A alien scientist named Bloort 183 (who looks a bit like a one-eyed starfish mounted on a stack of inner tubes) has just put the finishing touches on the Glargalian Holographic Museum of Earth Evolution and is giving a tour to King Floorsh 727 and his son, Prince Floorsh 418 and on this tour, Bloort explains how different life on Earth is than it is on Glargal where all life reproduces asexually and without variation. The result is a remarkably interesting and remarkably in depth book,
Hosler uses this contrivance of aliens trying to understand life on earth (as Mark Schultz, Zander Cannon, and Kevin Cannon did with the earlier book in this series, The Stuff of Life: A Graphic Guide to Genetics and DNA) as a great way to explain complicated scientific ideas without too much jargo and in a way that offers a full explanation without insulting the readers' intelligence. It also allow for a overarching story that we can escape to every now and then when the scientific explanations get too heavy. Hosler and the Cannons (who are not related by the way -- they met in art school because they have the same last name and found that they collaborate rather well) also include a fair mount of humor which helps the science go down easier.
Why should I read this book?
The images allow for the sort of visual aids that a really excellent science teacher would draw on the board (although here they are much easier to identify than the stick figures that seem to populate blackboards). The science is extremely solid and accurate (Holser is a Ph.D. in Biology) but presented in a way that may really open science up for readers who haven't yet realized how cool it is.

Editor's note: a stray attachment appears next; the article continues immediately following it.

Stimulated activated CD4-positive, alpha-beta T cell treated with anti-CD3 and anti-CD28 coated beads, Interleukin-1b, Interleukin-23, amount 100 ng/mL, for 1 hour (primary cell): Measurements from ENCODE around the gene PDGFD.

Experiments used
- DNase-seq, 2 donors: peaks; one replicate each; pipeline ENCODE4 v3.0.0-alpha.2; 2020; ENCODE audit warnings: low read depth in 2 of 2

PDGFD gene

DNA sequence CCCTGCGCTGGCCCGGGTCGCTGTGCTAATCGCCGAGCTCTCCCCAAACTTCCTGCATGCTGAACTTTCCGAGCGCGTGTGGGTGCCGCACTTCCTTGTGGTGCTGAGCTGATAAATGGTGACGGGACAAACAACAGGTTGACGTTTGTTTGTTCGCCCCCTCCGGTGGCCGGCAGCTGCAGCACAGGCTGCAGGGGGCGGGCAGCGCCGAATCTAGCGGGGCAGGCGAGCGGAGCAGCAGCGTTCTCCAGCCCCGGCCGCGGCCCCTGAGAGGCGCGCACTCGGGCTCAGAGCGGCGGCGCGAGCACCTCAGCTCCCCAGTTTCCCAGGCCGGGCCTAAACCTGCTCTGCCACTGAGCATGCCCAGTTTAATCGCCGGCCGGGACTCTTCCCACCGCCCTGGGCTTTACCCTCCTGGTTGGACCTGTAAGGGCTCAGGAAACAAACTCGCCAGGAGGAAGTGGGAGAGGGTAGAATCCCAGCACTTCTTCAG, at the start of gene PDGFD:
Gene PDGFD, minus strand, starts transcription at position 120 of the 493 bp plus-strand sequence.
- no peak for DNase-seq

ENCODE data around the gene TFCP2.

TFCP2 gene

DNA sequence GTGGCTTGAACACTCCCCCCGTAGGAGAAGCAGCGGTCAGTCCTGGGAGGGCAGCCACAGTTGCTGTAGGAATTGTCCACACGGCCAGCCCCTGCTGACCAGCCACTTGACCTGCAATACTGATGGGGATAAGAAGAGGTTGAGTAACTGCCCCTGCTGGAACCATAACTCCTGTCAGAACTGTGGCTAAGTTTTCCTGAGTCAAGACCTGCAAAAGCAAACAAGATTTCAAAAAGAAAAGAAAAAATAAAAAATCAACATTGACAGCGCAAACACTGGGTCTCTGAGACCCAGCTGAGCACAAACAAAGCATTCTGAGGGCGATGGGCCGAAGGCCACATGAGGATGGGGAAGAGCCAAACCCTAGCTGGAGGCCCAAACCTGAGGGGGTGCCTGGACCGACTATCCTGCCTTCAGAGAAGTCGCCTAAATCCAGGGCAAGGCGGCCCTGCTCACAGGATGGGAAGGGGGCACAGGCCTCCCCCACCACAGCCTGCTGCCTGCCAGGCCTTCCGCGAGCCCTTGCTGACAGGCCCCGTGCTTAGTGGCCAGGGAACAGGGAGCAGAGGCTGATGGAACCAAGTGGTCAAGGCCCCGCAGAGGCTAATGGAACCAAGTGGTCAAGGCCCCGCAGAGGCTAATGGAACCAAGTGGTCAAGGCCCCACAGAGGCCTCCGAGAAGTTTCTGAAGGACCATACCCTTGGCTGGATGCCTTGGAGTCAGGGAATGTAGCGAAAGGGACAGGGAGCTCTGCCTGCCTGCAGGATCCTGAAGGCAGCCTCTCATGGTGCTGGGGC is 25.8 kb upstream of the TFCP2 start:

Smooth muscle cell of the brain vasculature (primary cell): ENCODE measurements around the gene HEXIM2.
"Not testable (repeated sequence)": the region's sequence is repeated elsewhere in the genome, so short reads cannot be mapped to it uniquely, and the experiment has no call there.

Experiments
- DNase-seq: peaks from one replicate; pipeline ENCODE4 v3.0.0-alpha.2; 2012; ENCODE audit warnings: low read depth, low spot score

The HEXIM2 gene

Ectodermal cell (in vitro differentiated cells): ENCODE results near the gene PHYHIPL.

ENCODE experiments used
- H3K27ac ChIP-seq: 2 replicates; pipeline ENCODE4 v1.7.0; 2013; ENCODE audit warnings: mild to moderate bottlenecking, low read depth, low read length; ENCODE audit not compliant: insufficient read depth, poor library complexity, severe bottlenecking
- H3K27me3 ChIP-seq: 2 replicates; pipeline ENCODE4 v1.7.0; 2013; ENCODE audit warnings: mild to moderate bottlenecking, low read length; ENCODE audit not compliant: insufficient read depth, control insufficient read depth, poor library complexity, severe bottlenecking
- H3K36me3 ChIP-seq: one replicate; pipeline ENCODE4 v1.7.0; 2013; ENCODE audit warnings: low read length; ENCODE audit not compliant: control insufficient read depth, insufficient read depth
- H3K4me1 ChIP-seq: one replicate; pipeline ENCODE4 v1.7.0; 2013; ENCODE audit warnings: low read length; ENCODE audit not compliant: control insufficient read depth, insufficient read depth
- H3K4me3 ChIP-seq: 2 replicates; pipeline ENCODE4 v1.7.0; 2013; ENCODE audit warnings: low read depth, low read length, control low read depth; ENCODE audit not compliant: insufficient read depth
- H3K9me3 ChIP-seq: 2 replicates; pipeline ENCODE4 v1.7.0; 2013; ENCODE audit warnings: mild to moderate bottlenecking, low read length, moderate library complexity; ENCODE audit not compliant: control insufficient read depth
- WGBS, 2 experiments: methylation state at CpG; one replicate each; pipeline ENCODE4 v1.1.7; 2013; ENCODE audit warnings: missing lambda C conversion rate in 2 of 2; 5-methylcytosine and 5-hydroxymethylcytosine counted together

It has always seemed to me, by the way, that the creation-evolution controversy didn't make much sense. After all, many of the pioneers of evolutionary theory were Christians, or at least theists, and saw no reason why a divine creator couldn't use natural processes to get the job done. No matter -- that really isn't what this review is about. Jay Hostler (writer of the amazing graphic novel on the biology of bees--Clan Apis) and Kevin Cannon and Zander Cannon (both of whom worked on the excellent graphic novel about the space race T-Minus) have created a brilliant book that explains the ideas behind genetics.
Who is this book best for?
If you think evolutionary theory is a lot of hooey, read this book -- it won't necessarily convince you of anything, but it will describe the theory fully enough that you can at least understand what you disagree with. If you have no such concerns, read this book -- you'll discover that creation is an amazingly intricate and connected thing --even more so than you thought.
Challenge Rating: Potential Challenge
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